Abstract 12585: Gender and Left Atrial Ablation for Atrial Fibríllation: Outcome Data from the German Ablation Registry
Women tend to be underrepresented in many clinical trials and often seem to be referred to undergo invasive procedures less frequently. The German Ablation Registry (GAR) is a designed as a multi-center prospective registry for electrophysiologic ablation procedures. It provides patient- and procedural characteristics and short- and long- term outcome data from 55 ablation centers. From March 2007 until May 2010, 6066 consecutive patients undergoing left atrial ablation for atrial fibrillation (AF) were included: 1970 (32.5%) f (female), 4096, 67.5% m (male) patients. This is the first report about preliminary outcome data.
Results: DM (f: 9.4%, m: 7.8%, p<0.05), hypertension (f: 66.1%, m: 58.1%, p<0.01) and valvular heart disease (f: 9.8%, m: 8.0%, p<0.05) were more common in female patients whereas CAD (f: 13.0%, m: 21.3%, p<0.05) and cardiomyopathies (f: 2.7%, m: 5.0%, p<0.0001) were more frequent in males. Women were older (f: 66y [59–70y], m: 61y [53–68y], p<0.001) and had more paroxysmal AF (f: 67.1%, m: 58.7%, p<0.0001). Males had more persistent (f: 24.6%, m 32.2%, p<0.0001) and permanent AF (f: 6.5%, m 9.1%, p<0.001). Mean CHADS2 score was similar (f: 0.44, m: 0.43, p=0.87). The table provides immediate and 1 y outcome data. MACE: Death, MI. MACCE: Death MI, Stroke.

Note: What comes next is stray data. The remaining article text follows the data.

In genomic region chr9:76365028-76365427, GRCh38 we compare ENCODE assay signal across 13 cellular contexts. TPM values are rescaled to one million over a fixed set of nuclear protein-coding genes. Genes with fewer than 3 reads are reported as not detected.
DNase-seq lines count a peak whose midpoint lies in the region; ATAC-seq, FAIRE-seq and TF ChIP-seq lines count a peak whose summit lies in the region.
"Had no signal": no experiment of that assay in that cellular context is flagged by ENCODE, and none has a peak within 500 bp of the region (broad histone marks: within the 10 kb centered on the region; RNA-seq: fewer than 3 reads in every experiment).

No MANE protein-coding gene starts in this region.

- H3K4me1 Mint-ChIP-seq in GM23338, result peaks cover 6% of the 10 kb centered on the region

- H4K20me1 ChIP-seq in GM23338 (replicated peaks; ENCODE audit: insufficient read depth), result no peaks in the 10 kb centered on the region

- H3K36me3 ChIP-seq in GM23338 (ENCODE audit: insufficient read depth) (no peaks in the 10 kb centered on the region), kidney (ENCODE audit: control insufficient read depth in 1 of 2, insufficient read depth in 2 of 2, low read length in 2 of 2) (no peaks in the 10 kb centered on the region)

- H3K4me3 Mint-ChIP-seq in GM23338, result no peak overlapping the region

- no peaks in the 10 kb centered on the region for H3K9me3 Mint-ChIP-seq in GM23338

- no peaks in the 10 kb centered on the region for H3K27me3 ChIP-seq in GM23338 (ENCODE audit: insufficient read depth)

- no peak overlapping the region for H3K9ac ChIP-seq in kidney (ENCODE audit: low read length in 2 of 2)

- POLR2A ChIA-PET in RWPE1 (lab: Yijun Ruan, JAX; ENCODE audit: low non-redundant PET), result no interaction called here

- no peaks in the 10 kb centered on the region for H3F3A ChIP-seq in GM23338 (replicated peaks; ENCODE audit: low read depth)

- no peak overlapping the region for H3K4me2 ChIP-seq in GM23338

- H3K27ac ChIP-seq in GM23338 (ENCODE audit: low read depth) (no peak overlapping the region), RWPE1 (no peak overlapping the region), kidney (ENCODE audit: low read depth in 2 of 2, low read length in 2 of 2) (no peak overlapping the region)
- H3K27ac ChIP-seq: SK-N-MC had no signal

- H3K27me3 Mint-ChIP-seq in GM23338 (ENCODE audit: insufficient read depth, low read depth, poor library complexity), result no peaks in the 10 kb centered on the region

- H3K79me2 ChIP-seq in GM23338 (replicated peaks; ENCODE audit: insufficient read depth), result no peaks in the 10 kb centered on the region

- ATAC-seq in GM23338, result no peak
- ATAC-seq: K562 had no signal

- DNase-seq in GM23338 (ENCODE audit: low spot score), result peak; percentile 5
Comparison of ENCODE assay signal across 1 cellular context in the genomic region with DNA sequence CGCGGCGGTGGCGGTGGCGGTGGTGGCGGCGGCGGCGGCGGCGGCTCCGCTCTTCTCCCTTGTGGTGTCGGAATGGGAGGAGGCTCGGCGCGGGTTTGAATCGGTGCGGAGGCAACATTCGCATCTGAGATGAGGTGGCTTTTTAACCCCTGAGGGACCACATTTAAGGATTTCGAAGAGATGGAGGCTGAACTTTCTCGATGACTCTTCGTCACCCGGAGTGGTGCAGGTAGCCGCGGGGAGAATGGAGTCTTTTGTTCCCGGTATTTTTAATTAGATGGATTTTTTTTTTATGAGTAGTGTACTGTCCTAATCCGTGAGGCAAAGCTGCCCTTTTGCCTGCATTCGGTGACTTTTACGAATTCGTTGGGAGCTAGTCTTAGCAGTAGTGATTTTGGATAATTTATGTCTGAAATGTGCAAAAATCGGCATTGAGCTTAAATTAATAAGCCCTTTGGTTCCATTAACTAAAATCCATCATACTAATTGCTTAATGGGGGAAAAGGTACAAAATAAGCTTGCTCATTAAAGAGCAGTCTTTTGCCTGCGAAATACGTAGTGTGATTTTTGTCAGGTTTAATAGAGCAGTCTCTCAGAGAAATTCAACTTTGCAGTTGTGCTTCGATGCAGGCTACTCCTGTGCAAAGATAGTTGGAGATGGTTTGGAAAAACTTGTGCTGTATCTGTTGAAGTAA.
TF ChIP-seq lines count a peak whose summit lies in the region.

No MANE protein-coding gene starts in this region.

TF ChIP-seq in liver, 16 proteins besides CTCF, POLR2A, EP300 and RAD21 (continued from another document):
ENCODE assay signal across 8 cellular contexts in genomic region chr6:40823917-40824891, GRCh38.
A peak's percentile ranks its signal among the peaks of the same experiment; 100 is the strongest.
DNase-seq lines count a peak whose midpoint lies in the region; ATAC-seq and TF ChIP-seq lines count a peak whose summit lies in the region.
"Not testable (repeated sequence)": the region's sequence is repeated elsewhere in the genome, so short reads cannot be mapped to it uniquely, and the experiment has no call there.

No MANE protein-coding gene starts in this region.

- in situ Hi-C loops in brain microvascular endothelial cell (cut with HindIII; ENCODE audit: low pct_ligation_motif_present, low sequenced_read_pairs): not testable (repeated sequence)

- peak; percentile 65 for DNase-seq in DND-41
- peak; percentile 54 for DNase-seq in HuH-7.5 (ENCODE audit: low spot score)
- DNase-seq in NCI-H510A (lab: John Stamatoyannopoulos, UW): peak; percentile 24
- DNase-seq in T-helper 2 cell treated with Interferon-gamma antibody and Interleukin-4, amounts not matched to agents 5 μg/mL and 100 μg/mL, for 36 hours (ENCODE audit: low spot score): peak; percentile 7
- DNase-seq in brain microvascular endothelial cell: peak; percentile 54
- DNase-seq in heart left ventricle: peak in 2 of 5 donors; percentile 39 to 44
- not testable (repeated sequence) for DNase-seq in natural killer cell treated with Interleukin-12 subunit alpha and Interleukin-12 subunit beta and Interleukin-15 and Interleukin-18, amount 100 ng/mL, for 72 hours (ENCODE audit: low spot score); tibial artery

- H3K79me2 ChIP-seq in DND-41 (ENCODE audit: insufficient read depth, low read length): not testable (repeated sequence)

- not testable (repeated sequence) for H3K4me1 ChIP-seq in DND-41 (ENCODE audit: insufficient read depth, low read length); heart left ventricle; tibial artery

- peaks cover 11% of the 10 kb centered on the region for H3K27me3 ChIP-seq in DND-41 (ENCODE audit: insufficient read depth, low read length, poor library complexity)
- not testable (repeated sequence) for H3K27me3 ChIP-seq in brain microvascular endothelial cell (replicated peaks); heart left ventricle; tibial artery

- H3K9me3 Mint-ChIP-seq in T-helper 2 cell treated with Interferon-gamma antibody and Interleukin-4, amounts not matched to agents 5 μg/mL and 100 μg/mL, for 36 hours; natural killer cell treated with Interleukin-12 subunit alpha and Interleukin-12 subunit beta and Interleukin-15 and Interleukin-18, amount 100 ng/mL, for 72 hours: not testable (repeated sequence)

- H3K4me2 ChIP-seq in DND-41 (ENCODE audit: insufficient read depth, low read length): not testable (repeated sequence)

Conclusion: Male referrals predominated the registry. Groin complications and repeat hospitalisations were more common in women and acute strokes, (albeit small in number) also tended to be more common in female patients. Long term outcome (success and adverse events) were very similar in female as in male patients despite higher age in the female population.
- © 2010 by American Heart Association, Inc.